This sentence in the Lord’s Prayer is the one that I understand the least: “Lead us not into temptation.” Why is this difficult to understand? James 1:13 tells us that God tempts no one. We should be happy about that. God tempting us would give us the idea that He is tempting us with something evil. Since He is not evil, He can’t do that. One of the meanings of the Greek word that is translated here “temptation”, “peirasmos,” is also translated test or trial. Therefore, it would read, “Lead us not into trial or testing.” Since the Lord doesn’t tempt anyone, I’m going to lean toward this meaning—but I’m not a Greek scholar by any stretch of the imagination. All I do is use the resources that I have.

The Lord does test us. Look at this passage from the Old Testament where the Lord told Israel, “If a prophet or a dreamer of dreams arises among you and gives you a sign or a wonder, and the sign or wonder that he tells you comes to pass, and if he says, ‘Let us go after other gods,’ which you have not known, ‘and let us serve them,’ you shall not listen to the words of that prophet or that dreamer of dreams. For the LORD your God is testing you, to know whether you love the LORD your God with all your heart and with all your soul” (Deuteronomy 13:1–3). Once, when I read this, I thought, “Hmm. The Lord allowed false prophets to perform signs and wonders to test Israel. He wouldn’t do that today, would He?” I have to admit, even though I believe that the gifts of the Spirit are still operative, this makes me wonder about some of the weird, not-in-the-Bible things we hear about these days. Is the Lord testing us to determine if we love Him more than signs and wonders? There is a weird tendency to go after these things. However, I don’t want to get off point. The point is that the Lord will allow things to happen that will test us.

The Bible says that the reason the Lord tests us is for our good. “Count it all joy, my brothers, when you meet trials of various kinds, for you know that the testing of your faith produces steadfastness” (James 1:2–3). However, this still doesn’t answer the question, “Why should we pray that the Lord wouldn’t lead us to such a testing? Well, perhaps it has to do with not going to a place where we would fail when so led and so tempted. This makes sense because it is followed by, “but deliver us from evil.” The two requests are connected. Jesus seems to be teaching us to pray that when we are tempted, or even led to a place of trial or temptation by His Spirit, that the devil won’t achieve a victory as a result of that trial.

The last sentence of the Lord’s Prayer is omitted from the newest Bible translations, but I’m going to include it because I don’t find it to be anti-biblical in any way: “For Yours is the kingdom and the glory and the power forever.” “Yours is the kingdom.” It is His kingdom, not ours. He reigns, we don’t. On its face, this seems simple enough, and I don’t think any Christian would disagree with this truth. However, as is often the case with us in-process believers, what we say and how we live and think are two different things. Let’s be transparent here. This is something we all struggle with. On a simple, day-to-day basis, we resist giving the Lord control of our lives—allowing Him to reign. It is difficult to give up everything to Him.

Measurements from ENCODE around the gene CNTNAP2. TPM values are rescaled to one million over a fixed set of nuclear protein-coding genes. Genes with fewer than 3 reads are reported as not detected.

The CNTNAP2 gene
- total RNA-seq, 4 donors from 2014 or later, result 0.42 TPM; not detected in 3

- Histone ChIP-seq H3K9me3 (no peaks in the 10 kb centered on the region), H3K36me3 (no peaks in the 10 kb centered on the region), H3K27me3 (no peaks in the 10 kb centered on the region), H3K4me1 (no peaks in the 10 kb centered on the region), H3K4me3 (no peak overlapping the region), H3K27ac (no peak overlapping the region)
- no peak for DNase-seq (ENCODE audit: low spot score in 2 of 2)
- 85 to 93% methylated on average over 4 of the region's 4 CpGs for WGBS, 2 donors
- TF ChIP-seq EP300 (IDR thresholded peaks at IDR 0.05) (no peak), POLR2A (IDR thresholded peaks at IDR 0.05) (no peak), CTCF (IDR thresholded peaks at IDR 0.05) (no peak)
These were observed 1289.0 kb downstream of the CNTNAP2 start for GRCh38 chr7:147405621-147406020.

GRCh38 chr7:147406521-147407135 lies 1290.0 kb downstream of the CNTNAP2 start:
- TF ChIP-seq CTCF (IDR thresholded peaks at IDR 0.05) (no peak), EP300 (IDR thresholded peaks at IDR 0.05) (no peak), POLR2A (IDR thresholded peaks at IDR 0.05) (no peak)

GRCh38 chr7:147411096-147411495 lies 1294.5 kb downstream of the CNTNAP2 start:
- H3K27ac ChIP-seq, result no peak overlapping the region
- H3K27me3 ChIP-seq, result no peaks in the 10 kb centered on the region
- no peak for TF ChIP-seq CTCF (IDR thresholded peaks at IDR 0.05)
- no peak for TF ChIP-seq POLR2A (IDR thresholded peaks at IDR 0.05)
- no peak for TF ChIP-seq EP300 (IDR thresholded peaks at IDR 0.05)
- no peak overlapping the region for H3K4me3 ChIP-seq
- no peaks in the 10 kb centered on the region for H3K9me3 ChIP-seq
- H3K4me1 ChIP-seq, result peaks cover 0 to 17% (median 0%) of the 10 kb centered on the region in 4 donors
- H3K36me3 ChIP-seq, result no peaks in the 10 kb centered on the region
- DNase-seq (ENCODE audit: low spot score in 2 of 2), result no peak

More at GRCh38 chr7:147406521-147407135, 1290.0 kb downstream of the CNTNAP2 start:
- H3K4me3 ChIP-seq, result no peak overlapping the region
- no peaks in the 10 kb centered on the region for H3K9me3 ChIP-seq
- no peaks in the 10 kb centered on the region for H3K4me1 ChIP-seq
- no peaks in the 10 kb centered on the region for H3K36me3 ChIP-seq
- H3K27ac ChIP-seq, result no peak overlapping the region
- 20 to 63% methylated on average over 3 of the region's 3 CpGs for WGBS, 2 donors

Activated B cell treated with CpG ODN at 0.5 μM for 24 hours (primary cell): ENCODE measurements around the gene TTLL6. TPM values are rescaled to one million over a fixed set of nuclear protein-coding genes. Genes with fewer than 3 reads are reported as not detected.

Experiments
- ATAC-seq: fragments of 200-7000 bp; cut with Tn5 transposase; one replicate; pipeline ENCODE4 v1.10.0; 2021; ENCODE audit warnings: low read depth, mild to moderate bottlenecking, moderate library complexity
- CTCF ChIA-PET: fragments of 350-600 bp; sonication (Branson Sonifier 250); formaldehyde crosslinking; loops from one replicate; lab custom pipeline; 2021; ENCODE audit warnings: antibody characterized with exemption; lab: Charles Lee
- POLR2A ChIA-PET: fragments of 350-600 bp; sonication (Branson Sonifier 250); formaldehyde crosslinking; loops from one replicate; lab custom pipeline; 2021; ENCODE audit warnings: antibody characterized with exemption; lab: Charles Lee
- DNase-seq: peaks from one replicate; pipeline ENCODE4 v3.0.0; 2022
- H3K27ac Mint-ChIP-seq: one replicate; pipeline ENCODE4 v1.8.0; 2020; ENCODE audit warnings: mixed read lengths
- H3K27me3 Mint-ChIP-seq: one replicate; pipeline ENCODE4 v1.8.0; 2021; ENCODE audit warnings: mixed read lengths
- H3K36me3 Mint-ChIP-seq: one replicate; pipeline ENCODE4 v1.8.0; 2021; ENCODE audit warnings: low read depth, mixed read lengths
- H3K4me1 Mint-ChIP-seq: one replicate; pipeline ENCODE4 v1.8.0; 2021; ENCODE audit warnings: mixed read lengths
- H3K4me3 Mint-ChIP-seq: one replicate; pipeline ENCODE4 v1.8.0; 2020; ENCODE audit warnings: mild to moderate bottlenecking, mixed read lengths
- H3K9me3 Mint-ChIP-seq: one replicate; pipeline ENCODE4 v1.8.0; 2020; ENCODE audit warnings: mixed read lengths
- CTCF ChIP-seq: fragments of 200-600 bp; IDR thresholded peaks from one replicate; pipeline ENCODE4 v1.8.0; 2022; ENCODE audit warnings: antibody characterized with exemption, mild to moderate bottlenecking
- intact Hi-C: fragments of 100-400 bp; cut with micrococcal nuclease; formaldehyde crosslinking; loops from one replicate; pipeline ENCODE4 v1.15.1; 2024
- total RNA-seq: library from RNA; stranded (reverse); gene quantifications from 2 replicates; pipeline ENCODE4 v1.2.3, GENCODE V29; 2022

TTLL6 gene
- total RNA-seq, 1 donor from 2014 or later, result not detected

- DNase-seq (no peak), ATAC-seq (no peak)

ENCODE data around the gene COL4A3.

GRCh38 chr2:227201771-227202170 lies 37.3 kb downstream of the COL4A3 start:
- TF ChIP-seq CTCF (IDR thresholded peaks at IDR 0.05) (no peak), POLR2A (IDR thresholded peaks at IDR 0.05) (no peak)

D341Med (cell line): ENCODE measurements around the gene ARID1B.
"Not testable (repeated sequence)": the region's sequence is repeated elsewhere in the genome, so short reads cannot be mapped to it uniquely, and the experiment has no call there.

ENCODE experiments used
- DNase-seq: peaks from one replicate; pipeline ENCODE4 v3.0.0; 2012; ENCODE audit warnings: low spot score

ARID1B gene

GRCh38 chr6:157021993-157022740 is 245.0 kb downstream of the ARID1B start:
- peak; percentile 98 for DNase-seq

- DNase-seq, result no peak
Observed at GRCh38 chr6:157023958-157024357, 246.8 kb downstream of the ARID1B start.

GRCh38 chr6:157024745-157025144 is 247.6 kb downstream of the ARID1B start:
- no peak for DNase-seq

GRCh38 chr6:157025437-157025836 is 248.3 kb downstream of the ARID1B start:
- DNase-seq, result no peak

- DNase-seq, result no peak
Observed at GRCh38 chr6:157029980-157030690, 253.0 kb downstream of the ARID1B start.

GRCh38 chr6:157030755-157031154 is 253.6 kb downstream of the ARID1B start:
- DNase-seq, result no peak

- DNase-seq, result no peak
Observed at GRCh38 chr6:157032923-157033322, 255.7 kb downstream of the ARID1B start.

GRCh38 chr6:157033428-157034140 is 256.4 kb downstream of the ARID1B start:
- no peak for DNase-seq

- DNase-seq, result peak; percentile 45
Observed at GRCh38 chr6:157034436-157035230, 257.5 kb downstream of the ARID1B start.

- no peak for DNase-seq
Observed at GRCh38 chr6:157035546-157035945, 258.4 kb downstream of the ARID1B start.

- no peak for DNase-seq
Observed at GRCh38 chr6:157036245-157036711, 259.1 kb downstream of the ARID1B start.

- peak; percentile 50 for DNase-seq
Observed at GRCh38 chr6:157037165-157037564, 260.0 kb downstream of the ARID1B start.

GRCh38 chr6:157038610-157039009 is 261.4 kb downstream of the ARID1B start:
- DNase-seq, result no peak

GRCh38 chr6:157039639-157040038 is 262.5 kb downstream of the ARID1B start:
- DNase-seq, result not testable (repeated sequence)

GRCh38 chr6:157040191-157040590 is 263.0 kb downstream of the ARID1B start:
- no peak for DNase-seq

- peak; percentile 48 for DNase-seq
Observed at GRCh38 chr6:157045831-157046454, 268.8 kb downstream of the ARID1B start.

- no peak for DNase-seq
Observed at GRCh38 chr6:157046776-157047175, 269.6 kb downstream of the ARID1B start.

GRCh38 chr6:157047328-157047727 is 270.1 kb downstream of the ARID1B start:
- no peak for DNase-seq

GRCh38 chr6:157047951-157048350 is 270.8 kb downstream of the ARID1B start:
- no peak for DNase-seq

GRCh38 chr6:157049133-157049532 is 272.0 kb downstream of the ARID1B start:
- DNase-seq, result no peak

“Yours is the glory.” The glory is His: the glory for all that exists, the glory for all that He has created, the glory for all that He has done. Right now, He is the only one receiving glory from the inhabitants of heaven. No one abiding in that eternal place is impressed with anything that has been done on earth by people. Perhaps we should begin to add our voices to theirs and express the truth that all the glory for everything done here belongs to Him alone. I’m glad that Jesus didn’t add, “And thank You, Father, for making it possible for people to glorify themselves a little, too.”

The last part is simply three words: “forever and ever.” The Father’s kingdom will be forever and ever. There will be no change of administration or rulership. No coups will overthrow Him. His reign is eternal. The kingdoms of men are temporary. God’s kingdom will last forever. Christians will be part of God’s kingdom a trillion years from now. Not just part of it—sons, daughters and co-heirs with Christ in it. Now, honestly, I have little idea what that means, but surely it is good and glorious, because He is the good and gracious King.

God’s power will last forever. God’s power is so immense that we cannot comprehend it. It is also everlasting. The book of Revelation tells us that in heaven, there will be no need for lamps or the sun anymore because the Lord will be our light: “And night will be no more. They will need no light of lamp or sun, for the Lord God will be their light, and they will reign forever and ever” (Revelation 22:5 ESV). I have no doubt in my mind that He will be able to pull this off with no blackouts, brownouts, or interruptions of service. His power will never end.

Finally, His glory is forever. Jack Hayford once said that the reason the inhabitants in heaven are continually giving praise to God is because He is always doing wondrous things. Right now, as I type this, I have little doubt that, all over the world, people are being healed, delivered, saved, and called. Not only that, at this very moment, He is upholding all things in the universe by the word of His power (Hebrews 1:3). You and I can do none of these things. He will receive glory eternally, not us.

Father, thank You for your eternal kingdom, power, and glory. Our words are inadequate in expressing how amazing You are.